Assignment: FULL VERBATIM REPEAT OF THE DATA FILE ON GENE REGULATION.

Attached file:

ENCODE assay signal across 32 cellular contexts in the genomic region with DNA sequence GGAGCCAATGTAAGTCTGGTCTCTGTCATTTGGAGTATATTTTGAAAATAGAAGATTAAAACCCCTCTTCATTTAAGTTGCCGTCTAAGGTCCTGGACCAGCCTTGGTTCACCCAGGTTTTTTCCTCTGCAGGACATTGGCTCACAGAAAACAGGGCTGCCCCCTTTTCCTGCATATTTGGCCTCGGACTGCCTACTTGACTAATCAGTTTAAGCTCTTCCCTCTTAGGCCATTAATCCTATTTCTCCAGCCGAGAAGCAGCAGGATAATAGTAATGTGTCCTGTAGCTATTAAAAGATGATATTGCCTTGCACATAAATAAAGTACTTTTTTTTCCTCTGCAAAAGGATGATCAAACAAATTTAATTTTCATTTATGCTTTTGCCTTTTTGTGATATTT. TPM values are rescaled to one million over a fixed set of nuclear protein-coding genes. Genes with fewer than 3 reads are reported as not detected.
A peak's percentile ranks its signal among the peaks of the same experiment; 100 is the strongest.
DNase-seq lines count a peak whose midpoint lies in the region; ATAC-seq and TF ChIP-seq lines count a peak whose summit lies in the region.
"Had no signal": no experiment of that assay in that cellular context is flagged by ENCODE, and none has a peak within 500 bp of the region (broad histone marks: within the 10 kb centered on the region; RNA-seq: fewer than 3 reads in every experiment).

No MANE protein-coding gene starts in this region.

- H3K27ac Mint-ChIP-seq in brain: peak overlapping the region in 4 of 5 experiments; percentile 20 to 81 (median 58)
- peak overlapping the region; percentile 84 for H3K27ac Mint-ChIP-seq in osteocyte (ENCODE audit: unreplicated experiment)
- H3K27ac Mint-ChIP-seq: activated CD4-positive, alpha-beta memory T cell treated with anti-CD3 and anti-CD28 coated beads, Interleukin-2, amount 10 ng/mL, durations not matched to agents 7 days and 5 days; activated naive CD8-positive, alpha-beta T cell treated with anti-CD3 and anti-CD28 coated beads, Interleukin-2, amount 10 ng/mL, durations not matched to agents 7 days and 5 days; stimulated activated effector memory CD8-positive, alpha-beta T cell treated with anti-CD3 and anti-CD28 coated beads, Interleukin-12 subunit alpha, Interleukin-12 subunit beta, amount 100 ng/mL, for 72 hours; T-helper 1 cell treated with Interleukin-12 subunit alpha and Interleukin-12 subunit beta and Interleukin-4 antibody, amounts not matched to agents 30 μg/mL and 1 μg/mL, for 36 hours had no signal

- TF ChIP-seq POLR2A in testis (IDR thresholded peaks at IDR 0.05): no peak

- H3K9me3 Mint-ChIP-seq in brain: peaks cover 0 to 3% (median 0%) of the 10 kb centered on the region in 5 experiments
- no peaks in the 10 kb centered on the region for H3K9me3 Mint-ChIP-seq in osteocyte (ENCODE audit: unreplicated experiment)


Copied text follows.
ENCODE assay signal across 32 cellular contexts in the genomic region with DNA sequence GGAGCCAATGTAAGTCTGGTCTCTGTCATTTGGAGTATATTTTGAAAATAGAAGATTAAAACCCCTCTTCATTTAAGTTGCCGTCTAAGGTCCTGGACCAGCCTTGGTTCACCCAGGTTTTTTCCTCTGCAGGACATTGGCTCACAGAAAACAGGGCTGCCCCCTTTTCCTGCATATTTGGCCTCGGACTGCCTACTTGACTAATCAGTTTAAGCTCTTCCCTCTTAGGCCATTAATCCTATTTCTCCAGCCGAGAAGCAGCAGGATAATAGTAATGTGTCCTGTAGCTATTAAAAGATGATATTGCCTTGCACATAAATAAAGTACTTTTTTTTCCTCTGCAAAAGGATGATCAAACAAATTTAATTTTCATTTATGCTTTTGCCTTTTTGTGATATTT. TPM values are rescaled to one million over a fixed set of nuclear protein-coding genes. Genes with fewer than 3 reads are reported as not detected.
A peak's percentile ranks its signal among the peaks of the same experiment; 100 is the strongest.
DNase-seq lines count a peak whose midpoint lies in the region; ATAC-seq and TF ChIP-seq lines count a peak whose summit lies in the region.
"Had no signal": no experiment of that assay in that cellular context is flagged by ENCODE, and none has a peak within 500 bp of the region (broad histone marks: within the 10 kb centered on the region; RNA-seq: fewer than 3 reads in every experiment).

No MANE protein-coding gene starts in this region.

- H3K27ac Mint-ChIP-seq in brain: peak overlapping the region in 4 of 5 experiments; percentile 20 to 81 (median 58)
- peak overlapping the region; percentile 84 for H3K27ac Mint-ChIP-seq in osteocyte (ENCODE audit: unreplicated experiment)
- H3K27ac Mint-ChIP-seq: activated CD4-positive, alpha-beta memory T cell treated with anti-CD3 and anti-CD28 coated beads, Interleukin-2, amount 10 ng/mL, durations not matched to agents 7 days and 5 days; activated naive CD8-positive, alpha-beta T cell treated with anti-CD3 and anti-CD28 coated beads, Interleukin-2, amount 10 ng/mL, durations not matched to agents 7 days and 5 days; stimulated activated effector memory CD8-positive, alpha-beta T cell treated with anti-CD3 and anti-CD28 coated beads, Interleukin-12 subunit alpha, Interleukin-12 subunit beta, amount 100 ng/mL, for 72 hours; T-helper 1 cell treated with Interleukin-12 subunit alpha and Interleukin-12 subunit beta and Interleukin-4 antibody, amounts not matched to agents 30 μg/mL and 1 μg/mL, for 36 hours had no signal

- TF ChIP-seq POLR2A in testis (IDR thresholded peaks at IDR 0.05): no peak

- H3K9me3 Mint-ChIP-seq in brain: peaks cover 0 to 3% (median 0%) of the 10 kb centered on the region in 5 experiments
- no peaks in the 10 kb centered on the region for H3K9me3 Mint-ChIP-seq in osteocyte (ENCODE audit: unreplicated experiment)